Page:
Do antipsychotics differ in efficacy? Eur Neuropsychopharmacol. 2014 Jul.

The idea that all antipsychotics are of same efficacy ( or comparable efficacy )  is widely accepted.  Chlorpromazine (CPZ)  has been the gold standard to compare antipsychotic effect and It would be interesting to see how all other antipsychotics fare against CPZ.

 Myrto T. Samara, Haoyin Caob, Bartosz Helferb, John M. Davisd & Stefan Leucht report the results of a meta analysis of all  randomised controlled trials that compared oral formulations of chlorpromazine with any other oral antipsychotic for the treatment of schizophrenia or related disorders.

The primary outcome was response to treatment defined  as at least 50% reduction of rating scales.


128 randomized trials published over a period of 55 years from 1956 to 2011 were included.Chlorpromazine was compared with 43 other antipsychotics.  ( risperiodne only 1 study, quetiapine 4 studies , olanzapine 4 studies, Zotepine 2, clozapine 7). The mean/median doses in the chlorpromazine group ranged between 50 and 2000 mg, with a median of 525 mg.

Chlorpromazine was significantly more efficacious than four antipsychotic drugs : butaperazine, mepazine, oxypertine, and reserpine. After Bonferroni correction ( correction for multiple comparisons) only reserpine remained statistically less efficacious than chlorpromazine.

CPZ was significantly less efficacious than four antipsychotic drugs: clomacran, clozapine, olanzapine, zotepine.

The sensitivity analysis  (exclude single blind studies, open label studies,   studies with unclear level of blindness):  confirmed the differences of chlorpromazine compared to butaperazine, clomacran, clozapine and zotepine.

There were no statistically significant differences between chlorpromazine and the remaining 28 antipsychotics.


Small sample sizes in most of the trials ( median :50)  A clinically meaningful responder difference of 10% (which would lead to 100 additional responders among 1000 treated), assuming the average response rate in this meta-analysis (47%), would require a total sample size of 390 which is not met by most comparisons.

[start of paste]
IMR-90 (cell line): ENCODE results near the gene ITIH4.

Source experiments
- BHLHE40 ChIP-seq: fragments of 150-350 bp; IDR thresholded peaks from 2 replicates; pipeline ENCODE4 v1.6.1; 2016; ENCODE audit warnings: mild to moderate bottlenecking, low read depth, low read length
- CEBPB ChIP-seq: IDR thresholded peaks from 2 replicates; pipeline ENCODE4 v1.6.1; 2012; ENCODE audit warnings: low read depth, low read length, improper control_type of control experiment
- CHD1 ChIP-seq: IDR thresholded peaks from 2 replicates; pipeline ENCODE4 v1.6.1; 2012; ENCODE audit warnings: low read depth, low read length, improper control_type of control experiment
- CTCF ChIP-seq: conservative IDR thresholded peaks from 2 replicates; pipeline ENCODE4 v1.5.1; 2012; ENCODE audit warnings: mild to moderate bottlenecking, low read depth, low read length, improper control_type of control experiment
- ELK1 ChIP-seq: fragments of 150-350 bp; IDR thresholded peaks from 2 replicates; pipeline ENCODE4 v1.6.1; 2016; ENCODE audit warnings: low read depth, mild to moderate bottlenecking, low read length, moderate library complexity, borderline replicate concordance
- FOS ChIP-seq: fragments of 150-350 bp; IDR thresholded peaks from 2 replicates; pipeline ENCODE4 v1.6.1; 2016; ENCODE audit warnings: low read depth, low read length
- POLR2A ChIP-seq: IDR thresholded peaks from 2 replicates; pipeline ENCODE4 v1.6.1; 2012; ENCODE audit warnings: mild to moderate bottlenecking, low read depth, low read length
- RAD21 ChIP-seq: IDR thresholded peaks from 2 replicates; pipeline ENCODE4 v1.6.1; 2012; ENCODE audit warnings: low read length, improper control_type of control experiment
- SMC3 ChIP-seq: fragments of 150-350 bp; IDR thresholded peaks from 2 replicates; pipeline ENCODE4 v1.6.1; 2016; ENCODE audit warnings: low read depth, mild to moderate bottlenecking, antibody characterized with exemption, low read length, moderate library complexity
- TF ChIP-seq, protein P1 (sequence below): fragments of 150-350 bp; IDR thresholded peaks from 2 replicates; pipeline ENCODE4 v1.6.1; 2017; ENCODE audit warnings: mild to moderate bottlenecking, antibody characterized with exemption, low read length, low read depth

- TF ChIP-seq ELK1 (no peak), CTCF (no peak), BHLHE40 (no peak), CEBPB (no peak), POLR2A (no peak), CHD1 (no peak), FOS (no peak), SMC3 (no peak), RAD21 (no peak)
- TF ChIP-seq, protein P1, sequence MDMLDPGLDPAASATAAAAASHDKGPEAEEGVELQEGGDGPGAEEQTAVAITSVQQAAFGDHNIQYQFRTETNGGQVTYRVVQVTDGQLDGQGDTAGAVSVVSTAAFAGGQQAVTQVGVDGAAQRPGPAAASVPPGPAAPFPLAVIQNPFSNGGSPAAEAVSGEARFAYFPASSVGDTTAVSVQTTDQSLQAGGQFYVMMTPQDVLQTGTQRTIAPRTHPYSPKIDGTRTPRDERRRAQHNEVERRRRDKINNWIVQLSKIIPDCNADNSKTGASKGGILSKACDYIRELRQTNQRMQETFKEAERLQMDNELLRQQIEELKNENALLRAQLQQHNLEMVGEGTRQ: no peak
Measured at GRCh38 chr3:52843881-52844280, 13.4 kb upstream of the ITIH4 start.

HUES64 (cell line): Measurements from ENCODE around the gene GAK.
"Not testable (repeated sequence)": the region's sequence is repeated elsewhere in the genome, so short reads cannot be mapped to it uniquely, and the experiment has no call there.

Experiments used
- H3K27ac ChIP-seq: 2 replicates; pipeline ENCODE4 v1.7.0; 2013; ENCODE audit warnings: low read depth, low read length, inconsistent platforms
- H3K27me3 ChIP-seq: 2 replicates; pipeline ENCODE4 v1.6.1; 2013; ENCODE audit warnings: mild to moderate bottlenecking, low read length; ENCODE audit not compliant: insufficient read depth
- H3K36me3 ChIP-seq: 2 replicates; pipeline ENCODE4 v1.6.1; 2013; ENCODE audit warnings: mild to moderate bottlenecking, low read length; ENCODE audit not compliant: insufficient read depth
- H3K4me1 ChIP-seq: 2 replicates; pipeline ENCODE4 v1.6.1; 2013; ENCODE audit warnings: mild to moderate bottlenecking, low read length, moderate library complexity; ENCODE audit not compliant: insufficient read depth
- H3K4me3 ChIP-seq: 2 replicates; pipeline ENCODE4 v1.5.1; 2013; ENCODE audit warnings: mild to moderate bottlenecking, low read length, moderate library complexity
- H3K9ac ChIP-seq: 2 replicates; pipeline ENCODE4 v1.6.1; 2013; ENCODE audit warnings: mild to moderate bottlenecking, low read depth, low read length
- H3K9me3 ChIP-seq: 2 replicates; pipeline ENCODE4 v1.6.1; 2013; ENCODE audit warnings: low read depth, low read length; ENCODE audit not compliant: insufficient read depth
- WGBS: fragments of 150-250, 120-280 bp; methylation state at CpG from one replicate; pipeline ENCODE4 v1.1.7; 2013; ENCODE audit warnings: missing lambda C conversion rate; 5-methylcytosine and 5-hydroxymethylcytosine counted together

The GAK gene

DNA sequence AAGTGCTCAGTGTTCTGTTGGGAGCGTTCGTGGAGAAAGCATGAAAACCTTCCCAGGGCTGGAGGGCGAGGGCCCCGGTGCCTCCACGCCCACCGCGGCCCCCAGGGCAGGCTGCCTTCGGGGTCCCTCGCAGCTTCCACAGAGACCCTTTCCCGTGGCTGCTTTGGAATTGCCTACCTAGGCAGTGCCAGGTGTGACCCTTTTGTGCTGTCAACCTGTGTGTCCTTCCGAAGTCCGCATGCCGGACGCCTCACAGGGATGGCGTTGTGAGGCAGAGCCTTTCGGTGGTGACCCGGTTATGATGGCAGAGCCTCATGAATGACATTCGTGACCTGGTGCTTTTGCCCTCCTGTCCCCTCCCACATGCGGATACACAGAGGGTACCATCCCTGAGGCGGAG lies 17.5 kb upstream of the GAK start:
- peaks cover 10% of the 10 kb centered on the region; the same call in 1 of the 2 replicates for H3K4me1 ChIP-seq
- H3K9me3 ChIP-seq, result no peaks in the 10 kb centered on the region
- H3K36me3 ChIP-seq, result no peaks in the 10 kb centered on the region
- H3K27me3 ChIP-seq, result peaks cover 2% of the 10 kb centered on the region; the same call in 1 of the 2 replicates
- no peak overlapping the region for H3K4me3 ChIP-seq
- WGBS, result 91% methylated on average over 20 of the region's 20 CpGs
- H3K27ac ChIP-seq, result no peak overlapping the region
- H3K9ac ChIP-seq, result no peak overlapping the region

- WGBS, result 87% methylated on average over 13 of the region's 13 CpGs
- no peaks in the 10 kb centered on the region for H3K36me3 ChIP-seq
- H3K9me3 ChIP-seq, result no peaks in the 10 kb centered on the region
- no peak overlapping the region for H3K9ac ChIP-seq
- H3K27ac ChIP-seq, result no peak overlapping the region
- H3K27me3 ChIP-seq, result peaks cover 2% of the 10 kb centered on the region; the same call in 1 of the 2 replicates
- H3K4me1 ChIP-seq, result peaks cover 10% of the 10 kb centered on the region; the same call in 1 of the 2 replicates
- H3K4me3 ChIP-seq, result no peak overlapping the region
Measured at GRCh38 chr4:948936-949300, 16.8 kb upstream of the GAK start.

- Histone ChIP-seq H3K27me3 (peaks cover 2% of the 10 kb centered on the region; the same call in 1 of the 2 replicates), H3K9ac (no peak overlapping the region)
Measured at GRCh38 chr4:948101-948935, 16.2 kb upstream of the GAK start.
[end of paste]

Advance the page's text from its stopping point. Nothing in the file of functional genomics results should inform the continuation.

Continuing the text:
The studies varied substantially in design, patient populations ,dosing and other factors. Most of the included studies were carried out more than 30 years ago.

Authors argue that the “equal efficacy statement” regarding antipsychotics is not evidence based.  The observation of some antipsychotics being different support their argument.  A recent Cochrane review that compared haloperidol with all other first-generation antipsychotics yielded similar results (Dold and Leucht, 2012).

One could argue that the present analysis show that CPZ do not differ in efficacy with majority of antipsychotics. Among antipsychotics in use there is difference in efficacy with clozpaine and zotepine only.

‘Equal efficacy argument ‘  has always made exemptions. (mainly for Clozapine).  This analysis also supports that clozapine is superior .

Other recent Meta analysis have shown that some SGAs have small superiority over other FGA s and SGAs.

Comments: This analysis in general support the idea that antipsychotics in general are of comparable efficacy. Clozapine’s  superiority  is supported by other evidence.

Summary of the article:

Chlorpromazine versus every other antipsychotic for schizophrenia: A systematic review and meta-analysischallenging the dogma of equal efficacy of antipsychotic drugs.

Samara MT, Cao H, Helfer B, Davis JM, Leucht S. Eur Neuropsychopharmacol. 2014 Jul;24(7):1046-55.

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